Thinking about the future

Last night I spent awhile thinking about our first church service back together at Lockport.  I’m not sure when that will be (I have a hopeful date in mind but am not ready to share it), but I know it will happen.  This current situation is temporary.  It will not last forever.  I was contemplating what we should do. Should it start with an outdoor service or a regular inside service?  Should we have Sunday school and evening activities?  What guidelines should we promote?  What extra steps should we take if we celebrate the Lord’s supper?  There is a desire to protect people, but also a realization that we need a return to normalcy even if it is a “new normal.” I do not yet have all those answers.

What I do know for sure is that it will not always be like this.  The strange thing is that we can make that statement any day of any year in any situation.  If life on this globe is characterized by anything, it is that nothing stays the same. We can watch children playing and be glad that they are enjoying the day, because we know that childhood only lasts for a while.  A newly-married couple goes on their honeymoon and enjoys that special time together with the full realization that it is a brief time in what they plan on being a lifetime together. A young mom is up in the middle of night with a fussy baby and continues on because she knows that night (and those days) will pass.  A student works hard because they know that graduation will come. Many work hard knowing that there will be a time when they can’t work.

Life has its seasons. Some are full of joy and some are characterized by tears. Most are a mixture of both, but none of them are forever. There is no better expression of that than what is found in Ecclesiastes 3:

For everything there is a season, and a time for every matter under heaven:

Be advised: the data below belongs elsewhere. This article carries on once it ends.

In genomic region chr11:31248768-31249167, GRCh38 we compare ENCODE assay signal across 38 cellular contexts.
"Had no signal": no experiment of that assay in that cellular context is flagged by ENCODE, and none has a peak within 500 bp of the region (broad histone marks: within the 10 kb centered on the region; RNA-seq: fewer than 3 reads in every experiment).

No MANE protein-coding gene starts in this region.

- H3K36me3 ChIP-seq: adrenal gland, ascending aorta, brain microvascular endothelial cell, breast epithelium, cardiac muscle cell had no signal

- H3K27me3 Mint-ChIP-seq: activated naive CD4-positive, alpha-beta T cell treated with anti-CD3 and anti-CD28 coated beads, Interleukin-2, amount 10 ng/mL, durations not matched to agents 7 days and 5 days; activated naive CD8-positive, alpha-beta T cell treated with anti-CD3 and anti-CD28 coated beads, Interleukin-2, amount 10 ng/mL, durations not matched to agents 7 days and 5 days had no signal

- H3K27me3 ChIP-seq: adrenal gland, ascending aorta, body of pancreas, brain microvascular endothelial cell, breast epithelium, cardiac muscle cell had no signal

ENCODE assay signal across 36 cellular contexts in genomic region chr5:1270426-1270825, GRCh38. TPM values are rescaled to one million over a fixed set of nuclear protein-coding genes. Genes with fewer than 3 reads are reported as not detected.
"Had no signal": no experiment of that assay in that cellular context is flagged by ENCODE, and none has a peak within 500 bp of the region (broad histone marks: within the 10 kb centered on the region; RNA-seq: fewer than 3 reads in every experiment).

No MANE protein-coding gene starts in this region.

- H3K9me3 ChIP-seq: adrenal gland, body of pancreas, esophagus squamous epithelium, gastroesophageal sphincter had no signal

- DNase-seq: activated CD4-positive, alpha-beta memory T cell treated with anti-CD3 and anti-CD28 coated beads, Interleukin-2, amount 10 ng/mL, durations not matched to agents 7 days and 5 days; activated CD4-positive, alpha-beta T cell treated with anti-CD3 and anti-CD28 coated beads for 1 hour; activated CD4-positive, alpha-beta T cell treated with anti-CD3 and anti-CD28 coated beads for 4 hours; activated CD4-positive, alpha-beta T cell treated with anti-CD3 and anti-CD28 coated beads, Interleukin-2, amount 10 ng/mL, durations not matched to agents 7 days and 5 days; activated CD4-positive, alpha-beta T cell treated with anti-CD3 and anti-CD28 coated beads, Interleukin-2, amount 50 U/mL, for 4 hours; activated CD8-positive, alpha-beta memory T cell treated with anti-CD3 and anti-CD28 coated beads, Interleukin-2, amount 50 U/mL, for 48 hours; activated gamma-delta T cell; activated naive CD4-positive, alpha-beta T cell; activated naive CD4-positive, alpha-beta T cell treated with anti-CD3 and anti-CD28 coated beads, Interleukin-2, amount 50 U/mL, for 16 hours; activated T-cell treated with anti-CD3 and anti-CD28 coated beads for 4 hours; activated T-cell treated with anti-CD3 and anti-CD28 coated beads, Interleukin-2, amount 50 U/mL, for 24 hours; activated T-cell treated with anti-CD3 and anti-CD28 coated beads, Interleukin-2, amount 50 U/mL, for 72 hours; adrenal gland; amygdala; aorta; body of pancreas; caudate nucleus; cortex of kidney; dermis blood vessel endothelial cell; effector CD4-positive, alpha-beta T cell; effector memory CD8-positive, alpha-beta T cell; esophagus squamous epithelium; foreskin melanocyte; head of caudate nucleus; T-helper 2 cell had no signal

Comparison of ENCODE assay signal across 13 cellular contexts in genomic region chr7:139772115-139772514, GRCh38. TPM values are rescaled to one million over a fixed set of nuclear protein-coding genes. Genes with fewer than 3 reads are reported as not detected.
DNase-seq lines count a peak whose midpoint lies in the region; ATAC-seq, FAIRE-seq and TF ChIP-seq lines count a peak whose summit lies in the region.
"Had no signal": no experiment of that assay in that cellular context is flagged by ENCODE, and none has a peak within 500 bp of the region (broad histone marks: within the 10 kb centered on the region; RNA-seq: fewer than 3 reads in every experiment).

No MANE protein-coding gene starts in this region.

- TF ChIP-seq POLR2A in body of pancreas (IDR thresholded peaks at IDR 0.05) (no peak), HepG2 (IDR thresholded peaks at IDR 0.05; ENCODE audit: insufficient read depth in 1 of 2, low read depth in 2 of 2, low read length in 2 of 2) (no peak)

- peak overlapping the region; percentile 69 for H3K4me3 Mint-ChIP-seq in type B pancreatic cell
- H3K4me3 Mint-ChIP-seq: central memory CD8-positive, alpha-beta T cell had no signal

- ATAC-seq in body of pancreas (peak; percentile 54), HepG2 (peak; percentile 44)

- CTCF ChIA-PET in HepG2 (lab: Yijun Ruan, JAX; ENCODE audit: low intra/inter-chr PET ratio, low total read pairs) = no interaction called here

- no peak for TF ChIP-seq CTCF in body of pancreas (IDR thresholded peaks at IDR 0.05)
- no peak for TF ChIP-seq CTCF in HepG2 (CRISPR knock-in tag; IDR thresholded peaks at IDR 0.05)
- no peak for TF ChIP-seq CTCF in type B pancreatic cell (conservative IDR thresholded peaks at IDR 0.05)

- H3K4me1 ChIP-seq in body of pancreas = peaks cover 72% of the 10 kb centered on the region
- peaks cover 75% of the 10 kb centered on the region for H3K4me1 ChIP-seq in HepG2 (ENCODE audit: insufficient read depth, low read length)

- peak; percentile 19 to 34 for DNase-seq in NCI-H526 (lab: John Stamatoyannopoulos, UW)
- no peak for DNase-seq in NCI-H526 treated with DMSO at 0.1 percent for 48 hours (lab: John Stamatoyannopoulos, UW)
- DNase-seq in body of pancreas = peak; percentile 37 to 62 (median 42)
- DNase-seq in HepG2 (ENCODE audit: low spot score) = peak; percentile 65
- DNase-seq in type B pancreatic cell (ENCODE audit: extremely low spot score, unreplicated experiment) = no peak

a time to be born, and a time to die; a time to plant, and a time to pluck up what is planted;

a time to kill, and a time to heal; a time to break down, and a time to build up;

a time to weep, and a time to laugh; a time to mourn, and a time to dance;

a time to cast away stones, and a time to gather stones together; a time to embrace, and a time to refrain from embracing;

a time to seek, and a time to lose; a time to keep, and a time to cast away;

a time to tear, and a time to sew; a time to keep silence, and a time to speak;

a time to love, and a time to hate; a time for war, and a time for peace. (Eccl. 3:1-8)

The seasons come and go, and then, of course, life itself comes to an end – or does it?  The instructions of the Word are clear. We are to enjoy the pleasures of life that the Lord gives in each season.  We are also to endure the hardships that He brings into our lives as well.  We do so because we know that for those who have put their trust in Christ Jesus there is a purpose in them all.  Paul reminds us in Romans 8:18 that things here are not worthy to even be compared to what lies ahead for the child of God.

As pastor and friend, I urge you to trust the Lord with your very life – your life in this world and you eternal life. Do so on a day by day basis. Enjoy or endure the days depending on what they are, but always do so with an eye toward the future.  We should look to the future days and weeks and think about life after this current time is past, but even more so we must look to the years after our certain death, and live these days with that in mind!


Pastor Nord

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